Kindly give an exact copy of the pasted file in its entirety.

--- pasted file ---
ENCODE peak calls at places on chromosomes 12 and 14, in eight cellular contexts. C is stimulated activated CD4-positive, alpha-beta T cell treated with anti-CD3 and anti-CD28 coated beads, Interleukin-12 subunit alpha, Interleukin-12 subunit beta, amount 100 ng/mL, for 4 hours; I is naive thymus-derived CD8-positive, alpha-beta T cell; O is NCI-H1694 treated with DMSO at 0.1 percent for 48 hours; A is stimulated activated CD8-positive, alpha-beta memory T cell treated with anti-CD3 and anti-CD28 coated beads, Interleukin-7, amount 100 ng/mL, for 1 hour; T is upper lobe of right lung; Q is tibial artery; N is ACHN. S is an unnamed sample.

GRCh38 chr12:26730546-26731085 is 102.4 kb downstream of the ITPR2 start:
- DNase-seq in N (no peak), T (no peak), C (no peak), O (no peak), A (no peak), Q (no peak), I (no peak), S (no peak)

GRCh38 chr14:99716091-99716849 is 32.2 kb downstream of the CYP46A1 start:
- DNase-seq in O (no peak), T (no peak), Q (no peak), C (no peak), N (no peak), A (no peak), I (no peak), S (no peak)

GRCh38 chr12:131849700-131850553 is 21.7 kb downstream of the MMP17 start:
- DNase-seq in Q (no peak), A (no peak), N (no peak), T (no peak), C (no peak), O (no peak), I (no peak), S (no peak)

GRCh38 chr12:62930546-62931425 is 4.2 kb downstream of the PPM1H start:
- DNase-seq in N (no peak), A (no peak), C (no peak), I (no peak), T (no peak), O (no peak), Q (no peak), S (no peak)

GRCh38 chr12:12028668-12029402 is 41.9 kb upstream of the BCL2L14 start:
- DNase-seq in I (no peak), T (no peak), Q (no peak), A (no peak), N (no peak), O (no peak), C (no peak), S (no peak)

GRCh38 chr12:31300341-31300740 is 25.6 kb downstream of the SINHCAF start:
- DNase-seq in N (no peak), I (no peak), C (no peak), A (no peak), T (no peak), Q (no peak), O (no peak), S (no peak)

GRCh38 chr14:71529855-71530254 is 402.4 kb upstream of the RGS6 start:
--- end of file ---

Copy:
ENCODE peak calls at places on chromosomes 12 and 14, in eight cellular contexts. C is stimulated activated CD4-positive, alpha-beta T cell treated with anti-CD3 and anti-CD28 coated beads, Interleukin-12 subunit alpha, Interleukin-12 subunit beta, amount 100 ng/mL, for 4 hours; I is naive thymus-derived CD8-positive, alpha-beta T cell; O is NCI-H1694 treated with DMSO at 0.1 percent for 48 hours; A is stimulated activated CD8-positive, alpha-beta memory T cell treated with anti-CD3 and anti-CD28 coated beads, Interleukin-7, amount 100 ng/mL, for 1 hour; T is upper lobe of right lung; Q is tibial artery; N is ACHN. S is an unnamed sample.

GRCh38 chr12:26730546-26731085 is 102.4 kb downstream of the ITPR2 start:
- DNase-seq in N (no peak), T (no peak), C (no peak), O (no peak), A (no peak), Q (no peak), I (no peak), S (no peak)

GRCh38 chr14:99716091-99716849 is 32.2 kb downstream of the CYP46A1 start:
- DNase-seq in O (no peak), T (no peak), Q (no peak), C (no peak), N (no peak), A (no peak), I (no peak), S (no peak)

GRCh38 chr12:131849700-131850553 is 21.7 kb downstream of the MMP17 start:
- DNase-seq in Q (no peak), A (no peak), N (no peak), T (no peak), C (no peak), O (no peak), I (no peak), S (no peak)

GRCh38 chr12:62930546-62931425 is 4.2 kb downstream of the PPM1H start:
- DNase-seq in N (no peak), A (no peak), C (no peak), I (no peak), T (no peak), O (no peak), Q (no peak), S (no peak)

GRCh38 chr12:12028668-12029402 is 41.9 kb upstream of the BCL2L14 start:
- DNase-seq in I (no peak), T (no peak), Q (no peak), A (no peak), N (no peak), O (no peak), C (no peak), S (no peak)

GRCh38 chr12:31300341-31300740 is 25.6 kb downstream of the SINHCAF start:
- DNase-seq in N (no peak), I (no peak), C (no peak), A (no peak), T (no peak), Q (no peak), O (no peak), S (no peak)

GRCh38 chr14:71529855-71530254 is 402.4 kb upstream of the RGS6 start: